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Tuesday, November 16, 2010

"A Single Shard"

by Linda Sue Park, 2001, YR, 152p, rating=5
Newbery Award Winner

Tree-ear is an orphan boy in a 12th-century Korean potters’ village. For a long time he is content living with Crane-man under a bridge barely surviving on scraps of food. All that changes when he sees master potter Min making his beautiful pottery. Tree-ear sneaks back to Min’s workplace and dreams of creating his own pots someday. When he accidentally breaks a pot, he must work for the master to pay for the damage. Though the work is long and hard, Tree-ear is eager to learn. Then he is sent to the King’s Court to show the master’s pottery. Little does Tree-ear know that this difficult and dangerous journey will change his life forever. (from author's website)

This is my favorite Newbery Award Winner book that I've read thus far.  A simply sweet book.  I enjoyed reading this three years ago and again rereading it today.  I find books that exhibit a journey of learning and growth with Asian culture flair to be right up my alley.  I like the traditional humble feel of such breeding.  Thus, the story of Tree-ear was warming to me.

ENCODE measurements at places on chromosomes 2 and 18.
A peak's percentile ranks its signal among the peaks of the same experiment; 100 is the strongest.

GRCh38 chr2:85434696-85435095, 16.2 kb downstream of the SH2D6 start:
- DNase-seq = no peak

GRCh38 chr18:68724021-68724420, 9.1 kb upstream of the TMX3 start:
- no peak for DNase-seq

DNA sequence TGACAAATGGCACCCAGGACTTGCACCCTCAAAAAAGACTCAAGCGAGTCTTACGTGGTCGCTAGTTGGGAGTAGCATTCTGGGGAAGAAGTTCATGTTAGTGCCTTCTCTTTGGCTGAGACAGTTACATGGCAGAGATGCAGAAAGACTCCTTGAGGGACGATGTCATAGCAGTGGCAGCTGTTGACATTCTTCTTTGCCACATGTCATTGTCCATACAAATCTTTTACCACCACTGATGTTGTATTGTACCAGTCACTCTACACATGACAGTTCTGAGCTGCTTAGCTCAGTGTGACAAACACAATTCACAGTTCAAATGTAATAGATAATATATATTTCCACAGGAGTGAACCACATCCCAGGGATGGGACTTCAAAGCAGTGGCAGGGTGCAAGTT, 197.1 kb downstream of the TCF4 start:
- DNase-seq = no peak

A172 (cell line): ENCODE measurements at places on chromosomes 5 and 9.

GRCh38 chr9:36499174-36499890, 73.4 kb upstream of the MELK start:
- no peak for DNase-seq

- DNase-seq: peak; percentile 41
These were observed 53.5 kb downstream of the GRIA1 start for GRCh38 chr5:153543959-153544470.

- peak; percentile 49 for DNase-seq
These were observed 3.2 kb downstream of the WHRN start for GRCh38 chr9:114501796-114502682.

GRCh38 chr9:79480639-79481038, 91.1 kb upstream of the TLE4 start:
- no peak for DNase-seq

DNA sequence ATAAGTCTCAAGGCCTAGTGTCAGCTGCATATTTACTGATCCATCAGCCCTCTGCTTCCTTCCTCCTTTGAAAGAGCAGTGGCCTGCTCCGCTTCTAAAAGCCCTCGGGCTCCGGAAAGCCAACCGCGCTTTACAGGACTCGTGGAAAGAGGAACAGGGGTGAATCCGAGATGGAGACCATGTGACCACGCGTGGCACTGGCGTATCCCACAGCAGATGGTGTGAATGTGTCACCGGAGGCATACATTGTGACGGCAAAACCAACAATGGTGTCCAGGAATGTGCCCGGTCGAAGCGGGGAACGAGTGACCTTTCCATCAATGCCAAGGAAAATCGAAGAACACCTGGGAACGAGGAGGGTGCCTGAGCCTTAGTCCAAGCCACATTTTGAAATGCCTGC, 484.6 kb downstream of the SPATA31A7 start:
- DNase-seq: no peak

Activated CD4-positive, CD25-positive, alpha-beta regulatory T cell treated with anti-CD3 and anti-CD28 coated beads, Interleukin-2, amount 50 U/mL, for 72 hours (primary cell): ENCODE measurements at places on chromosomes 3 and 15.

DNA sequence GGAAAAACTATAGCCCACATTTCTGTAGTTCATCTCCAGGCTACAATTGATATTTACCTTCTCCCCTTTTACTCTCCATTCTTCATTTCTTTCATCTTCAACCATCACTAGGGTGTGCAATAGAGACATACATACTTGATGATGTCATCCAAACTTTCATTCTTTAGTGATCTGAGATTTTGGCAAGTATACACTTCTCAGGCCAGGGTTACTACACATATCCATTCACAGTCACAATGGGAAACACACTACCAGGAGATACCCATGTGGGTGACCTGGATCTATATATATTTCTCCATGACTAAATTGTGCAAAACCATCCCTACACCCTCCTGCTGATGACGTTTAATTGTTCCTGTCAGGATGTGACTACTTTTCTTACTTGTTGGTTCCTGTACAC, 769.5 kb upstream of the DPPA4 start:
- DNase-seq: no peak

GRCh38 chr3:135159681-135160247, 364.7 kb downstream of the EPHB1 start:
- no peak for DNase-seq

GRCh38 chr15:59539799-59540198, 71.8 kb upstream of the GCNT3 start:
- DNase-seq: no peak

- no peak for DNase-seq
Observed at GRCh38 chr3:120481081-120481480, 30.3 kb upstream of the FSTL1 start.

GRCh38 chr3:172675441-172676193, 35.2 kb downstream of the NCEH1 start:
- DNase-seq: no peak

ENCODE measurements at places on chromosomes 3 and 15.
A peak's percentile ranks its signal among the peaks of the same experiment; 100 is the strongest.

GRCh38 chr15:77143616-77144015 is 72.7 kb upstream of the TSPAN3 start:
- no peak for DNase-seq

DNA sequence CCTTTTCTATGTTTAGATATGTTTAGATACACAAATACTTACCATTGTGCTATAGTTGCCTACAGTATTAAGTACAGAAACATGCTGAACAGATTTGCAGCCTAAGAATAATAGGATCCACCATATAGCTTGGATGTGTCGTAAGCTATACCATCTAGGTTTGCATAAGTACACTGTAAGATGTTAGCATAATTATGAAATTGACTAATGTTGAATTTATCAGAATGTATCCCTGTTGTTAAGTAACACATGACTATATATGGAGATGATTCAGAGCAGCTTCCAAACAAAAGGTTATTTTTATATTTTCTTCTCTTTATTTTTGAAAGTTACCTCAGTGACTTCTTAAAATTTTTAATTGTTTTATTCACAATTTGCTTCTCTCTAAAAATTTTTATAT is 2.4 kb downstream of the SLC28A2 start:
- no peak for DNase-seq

This book drills attributes that I find endearing such as:  hard work, honesty, respect, gentleness, and love.  Qualities that are certainly appropriate for young readers to aspire.  Not too shabby of a read for adults as well since we could use a tender reminder of the value of humility from time to time.  Consequently, this book holds a dear place in my heart.  So thus, I highly recommend this book ...just prepare to brace your heart though. 

My quote-ables:
"Work gives a man dignity, stealing takes it away." pg 6.
"My friend, the same wind that blows one door shut often blows another open." pg 97.
"Why was it that pride and foolishness were so often close companions?" pg 102


  1. I really liked this book. I loved learning about ancient times. I read it when it first won the Newbery. But, I couldn't get kids to read it. That's when I realized, it's the adults that choose books for those awards -- and many times they get it right, but in my experince kids just didn't like this book.

  2. I loved this book too, although I haven't tried to get my kids to read it yet. It does seem like one that might be a little too slow and introspective for the kiddos.


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